Back in 1969 a man set foot on the moon. 1969. I was 5 years old. It was almost 50 years ago!

In 1990 – a full 25 years ago – South Africa, racially fractured almost since its founding by European powers began its own path to reconciliation and healing.

In 1950 India – the world’s largest democracy, let’s not forget- made inter-caste discrimination illegal. 65 years ago. Progress.

Today I was made aware of two international stories that made me shake my head and realise that these successes of humanity are but a veneer on what we really are deep at heart – tribal, ignorant animals scared of anything and more importantly anyONE that is “other”. We’ve become sophisticated over the millennia, but that just makes us so much more subtle (or not, in the first tale I’ll recount) in the way we express our prejudice.

The first story I’ll tell nearly made me choke on my morning tea. In Baghpat – just north of New Delhi in northern India, a man from the Dalit (untouchables) class fell in love with a woman from the higher Jat community. We’re led to believe it was fully reciprocated. She was subsequently married off to a more suitable upper class husband, but a month later in a scene I imagine similar to The Graduate, her “unsuitable” but romantic lover ran off with her anyway.

This is 2015 remember. In a democratic country that 65 years ago made it illegal to discriminate based on caste. You might imagine some indignation. Her parents can’t be too happy for sure. But the actual reaction?… his family were tortured OFFICIALLY by the police and his two sisters sentenced to rape for his “crime”. Yes, you read that right… they weren’t subjected to rape by vindictive relations (the Jat community did in fact ransack their home), no this was a judicial sentence. One sister is 15 FFS! Sentenced by an unelected council to be raped and then paraded naked through the streets!

Thankfully the girls managed to get India’s Supreme Court involved and Amnesty International is now on the ball. But it’s not a slam dunk they’ll escape being subjected to this throw-back to earlier times, punished barbarically for their brother’s “cross-caste” love affair, deemed a crime they must pay for.

Read more about it at Mashable.

Source: Indian sisters sentenced to rape because of their brother’s affair

The second story that came to my attention today is much closer to home. Not geographically – it’s actually in Switzerland. It is however an attitude I come across commonly in and around Vancouver. The BBC reports that the Swiss Blick news agency has reported that the Rigi resort has put on special trains to cater for the vast number of Chinese visitors. The reason? They’re apparently noisy and disturb “other visitors” (i.e. more like “us”). Blick reports “They crowd the corridors while taking pictures from the train, there has been rudeness in packed carriages, and some even report seeing tourists spit on the floor“. There’s also reports of “Rigi seems to be firmly in Chinese hands!” and “Toilets are now cleaned more often, and signs have been put up showing how to use them correctly“. It’s all couched in terms of helping the Chinese visitors, but I can’t help but feel there’s more than a little resentment of “other”. I myself often see elderly members of our local Chinese community spitting in the street and I’ve heard tell that following an elderly Chinese lady into a public toilet can be “an experience”. At root though this is no more than a culture clash, and if we are wanting to welcome the income from foreign visitors we need also to understand that they will bring different perspectives and expectations. Segregation comes in many guises and “adding extra trains for the Chinese to avoid conflict with other visitors” is very different to simply adding more capacity.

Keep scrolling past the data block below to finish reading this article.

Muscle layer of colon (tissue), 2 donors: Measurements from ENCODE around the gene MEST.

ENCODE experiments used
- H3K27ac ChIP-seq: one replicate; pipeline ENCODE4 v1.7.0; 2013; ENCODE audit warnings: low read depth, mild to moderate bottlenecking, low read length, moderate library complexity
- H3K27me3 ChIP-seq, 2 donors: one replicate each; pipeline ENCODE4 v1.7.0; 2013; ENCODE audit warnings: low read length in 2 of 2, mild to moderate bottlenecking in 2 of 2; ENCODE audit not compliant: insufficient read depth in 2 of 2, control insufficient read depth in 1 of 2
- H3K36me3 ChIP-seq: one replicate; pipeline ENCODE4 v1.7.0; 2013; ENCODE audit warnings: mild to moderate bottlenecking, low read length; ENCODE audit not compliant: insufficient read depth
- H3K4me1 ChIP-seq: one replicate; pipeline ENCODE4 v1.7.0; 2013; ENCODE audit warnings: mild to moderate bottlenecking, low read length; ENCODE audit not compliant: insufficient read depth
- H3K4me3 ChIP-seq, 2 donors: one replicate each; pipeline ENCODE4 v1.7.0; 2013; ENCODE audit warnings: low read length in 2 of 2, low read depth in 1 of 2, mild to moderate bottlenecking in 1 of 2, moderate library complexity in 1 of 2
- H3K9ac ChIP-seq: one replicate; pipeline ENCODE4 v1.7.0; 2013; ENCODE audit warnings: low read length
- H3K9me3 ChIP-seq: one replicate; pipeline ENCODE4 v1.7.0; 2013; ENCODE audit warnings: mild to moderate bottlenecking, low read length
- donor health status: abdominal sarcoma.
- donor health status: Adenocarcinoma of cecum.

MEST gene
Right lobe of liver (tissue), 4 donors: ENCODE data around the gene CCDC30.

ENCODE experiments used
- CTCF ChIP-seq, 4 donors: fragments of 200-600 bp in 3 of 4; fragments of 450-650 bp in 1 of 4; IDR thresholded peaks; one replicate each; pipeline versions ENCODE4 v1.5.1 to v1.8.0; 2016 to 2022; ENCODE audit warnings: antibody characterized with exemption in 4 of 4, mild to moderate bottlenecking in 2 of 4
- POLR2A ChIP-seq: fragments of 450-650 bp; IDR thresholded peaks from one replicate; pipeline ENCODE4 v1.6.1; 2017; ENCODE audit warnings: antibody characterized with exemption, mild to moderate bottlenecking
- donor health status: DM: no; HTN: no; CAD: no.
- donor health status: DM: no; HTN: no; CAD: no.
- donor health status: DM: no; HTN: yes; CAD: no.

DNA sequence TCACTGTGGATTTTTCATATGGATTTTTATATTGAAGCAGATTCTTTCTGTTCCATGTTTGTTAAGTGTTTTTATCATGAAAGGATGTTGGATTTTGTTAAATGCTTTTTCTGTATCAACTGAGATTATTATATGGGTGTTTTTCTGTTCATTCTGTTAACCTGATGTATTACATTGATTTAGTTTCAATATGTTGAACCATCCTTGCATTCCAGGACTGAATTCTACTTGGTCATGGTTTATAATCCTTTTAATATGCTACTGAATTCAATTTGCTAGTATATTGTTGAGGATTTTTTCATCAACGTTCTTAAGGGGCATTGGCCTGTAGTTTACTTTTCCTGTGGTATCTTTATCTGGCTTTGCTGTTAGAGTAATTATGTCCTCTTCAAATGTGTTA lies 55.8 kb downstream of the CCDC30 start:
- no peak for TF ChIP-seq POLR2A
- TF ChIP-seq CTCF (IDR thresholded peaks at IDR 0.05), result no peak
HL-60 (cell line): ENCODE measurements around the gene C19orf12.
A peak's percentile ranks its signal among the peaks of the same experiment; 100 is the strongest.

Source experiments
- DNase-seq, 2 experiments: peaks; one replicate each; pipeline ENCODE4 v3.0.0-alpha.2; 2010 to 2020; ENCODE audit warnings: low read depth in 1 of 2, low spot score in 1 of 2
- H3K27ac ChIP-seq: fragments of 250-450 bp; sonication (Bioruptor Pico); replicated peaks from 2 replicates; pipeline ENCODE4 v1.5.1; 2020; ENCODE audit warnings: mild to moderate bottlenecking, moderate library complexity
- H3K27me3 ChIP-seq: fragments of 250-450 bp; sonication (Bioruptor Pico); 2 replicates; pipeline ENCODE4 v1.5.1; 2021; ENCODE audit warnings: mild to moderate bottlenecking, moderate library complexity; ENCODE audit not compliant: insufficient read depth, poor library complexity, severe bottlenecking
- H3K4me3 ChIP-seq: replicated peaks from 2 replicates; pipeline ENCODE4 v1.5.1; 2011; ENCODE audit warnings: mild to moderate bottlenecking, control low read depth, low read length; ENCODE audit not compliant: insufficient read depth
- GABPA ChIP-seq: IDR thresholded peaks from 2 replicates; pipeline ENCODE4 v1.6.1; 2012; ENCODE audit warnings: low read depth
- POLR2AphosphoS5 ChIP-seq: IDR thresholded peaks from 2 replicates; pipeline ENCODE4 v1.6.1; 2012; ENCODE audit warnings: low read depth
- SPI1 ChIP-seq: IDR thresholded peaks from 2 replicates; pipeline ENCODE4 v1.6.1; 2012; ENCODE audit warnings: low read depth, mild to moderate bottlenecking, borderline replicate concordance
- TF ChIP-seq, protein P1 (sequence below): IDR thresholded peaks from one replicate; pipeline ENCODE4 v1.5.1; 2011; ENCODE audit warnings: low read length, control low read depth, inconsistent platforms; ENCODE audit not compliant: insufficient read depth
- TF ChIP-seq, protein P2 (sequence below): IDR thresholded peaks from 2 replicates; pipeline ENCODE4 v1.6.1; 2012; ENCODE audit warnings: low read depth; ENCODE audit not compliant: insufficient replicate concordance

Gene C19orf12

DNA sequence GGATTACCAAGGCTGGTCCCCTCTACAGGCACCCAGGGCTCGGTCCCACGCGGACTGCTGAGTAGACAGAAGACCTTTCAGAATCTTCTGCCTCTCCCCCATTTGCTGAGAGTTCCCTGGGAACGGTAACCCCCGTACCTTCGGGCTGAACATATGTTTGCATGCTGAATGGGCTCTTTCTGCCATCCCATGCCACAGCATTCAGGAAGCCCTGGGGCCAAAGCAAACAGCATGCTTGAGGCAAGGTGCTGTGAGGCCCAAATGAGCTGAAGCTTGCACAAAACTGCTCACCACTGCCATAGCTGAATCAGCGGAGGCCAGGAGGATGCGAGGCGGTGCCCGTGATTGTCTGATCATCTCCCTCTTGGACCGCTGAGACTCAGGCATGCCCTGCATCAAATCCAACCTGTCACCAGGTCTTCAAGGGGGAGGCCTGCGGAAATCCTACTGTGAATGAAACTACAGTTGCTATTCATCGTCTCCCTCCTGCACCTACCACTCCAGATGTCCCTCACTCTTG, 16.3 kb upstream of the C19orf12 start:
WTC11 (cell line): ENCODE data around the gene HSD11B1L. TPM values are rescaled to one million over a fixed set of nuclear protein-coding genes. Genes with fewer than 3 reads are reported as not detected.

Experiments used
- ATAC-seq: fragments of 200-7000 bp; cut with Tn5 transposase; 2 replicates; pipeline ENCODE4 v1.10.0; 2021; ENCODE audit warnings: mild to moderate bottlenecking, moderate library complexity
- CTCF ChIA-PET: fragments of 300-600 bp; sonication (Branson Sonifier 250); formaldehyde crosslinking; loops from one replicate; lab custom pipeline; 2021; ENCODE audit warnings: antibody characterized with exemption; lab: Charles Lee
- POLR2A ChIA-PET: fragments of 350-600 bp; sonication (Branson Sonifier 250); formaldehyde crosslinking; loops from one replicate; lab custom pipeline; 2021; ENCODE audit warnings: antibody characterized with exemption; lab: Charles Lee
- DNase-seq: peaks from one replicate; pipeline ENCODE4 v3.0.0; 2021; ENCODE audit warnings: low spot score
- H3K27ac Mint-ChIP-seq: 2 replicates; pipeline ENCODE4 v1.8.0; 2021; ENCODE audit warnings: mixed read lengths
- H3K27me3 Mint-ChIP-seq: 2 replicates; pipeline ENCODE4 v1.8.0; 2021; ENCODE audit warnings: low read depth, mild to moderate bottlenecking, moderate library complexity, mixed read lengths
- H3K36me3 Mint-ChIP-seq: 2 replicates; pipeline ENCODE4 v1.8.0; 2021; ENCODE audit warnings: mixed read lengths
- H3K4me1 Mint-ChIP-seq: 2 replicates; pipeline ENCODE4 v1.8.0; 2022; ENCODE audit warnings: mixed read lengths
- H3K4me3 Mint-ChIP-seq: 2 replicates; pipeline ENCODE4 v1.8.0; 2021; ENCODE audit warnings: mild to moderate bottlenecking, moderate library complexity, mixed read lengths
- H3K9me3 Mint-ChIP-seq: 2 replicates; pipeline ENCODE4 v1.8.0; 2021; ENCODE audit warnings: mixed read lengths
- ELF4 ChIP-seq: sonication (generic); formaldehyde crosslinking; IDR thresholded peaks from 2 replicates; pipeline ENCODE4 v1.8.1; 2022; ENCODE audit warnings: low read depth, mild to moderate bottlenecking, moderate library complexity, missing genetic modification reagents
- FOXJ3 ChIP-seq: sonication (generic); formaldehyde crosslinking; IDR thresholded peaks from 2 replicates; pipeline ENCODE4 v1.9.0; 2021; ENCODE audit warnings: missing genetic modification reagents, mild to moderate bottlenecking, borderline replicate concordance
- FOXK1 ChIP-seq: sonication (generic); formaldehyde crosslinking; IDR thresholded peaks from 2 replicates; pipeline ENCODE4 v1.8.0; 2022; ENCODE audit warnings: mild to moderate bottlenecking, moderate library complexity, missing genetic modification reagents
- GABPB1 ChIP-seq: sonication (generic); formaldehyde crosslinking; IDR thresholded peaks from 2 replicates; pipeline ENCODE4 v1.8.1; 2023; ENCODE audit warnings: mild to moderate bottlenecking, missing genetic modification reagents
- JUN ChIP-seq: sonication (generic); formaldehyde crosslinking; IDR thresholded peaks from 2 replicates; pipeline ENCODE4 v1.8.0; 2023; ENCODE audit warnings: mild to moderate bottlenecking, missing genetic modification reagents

A mountain resort in Switzerland is launching special train services for Chinese tourists.

 

Source: Switzerland: Special trains for Chinese tourists – BBC News

 





BC Landscape

16 09 2012

So, I was challenged a few months ago by barbaraelka and kalyrical to post some photos of the wide open spaces of BC.

Now BC is a very diverse province in terms of landscape. The Lower Mainland is pretty urbanised in places. There’s wide open areas of agriculture in the Fraser Valley. Obviously the ski hills around Whistler as well as Big White are different again. Loads of unspoiled first growth as well as second, third etc. growth (i.e. previously logged and now managed) forests. And desert and near-desert in the east of the Province.

A couple of weeks ago, I took my son and heir (in lieu of the missing hair) for a couple of nights camping, when we had a public holiday. Expecting the more popular sites to be totally heaving, we went to one of OUR favourite sites. Being a bit out of phase, our favourite places are  w-a-a-a-a-y  less likely to be busy. Sure enough, we easily got into the Juniper Beach Provincial Campsite, just outside Cache Creek. As well as the usual RV pads, it’s a lovely tent site with a beautifully manicured lawn to pitch on, as well as hot showers to offset the usual pit toilet experience common to BC campsites. So why so easy to get a spot on the long weekend? Easy… trains. Lots of trains. It’s in the Thompson valley, with CPR tracks on one site and CN tracks on the other. Every hour or so (all night too) there’s a freight train on one side or the other. You get used to it, but apparently it’s not to everyone’s taste!

Needless to say – I took a few snaps. The colours were a challenge, as it’s quite an arid area, with lots of washed-out hues. Below are a few of what I think are the better photos. Comments always welcome…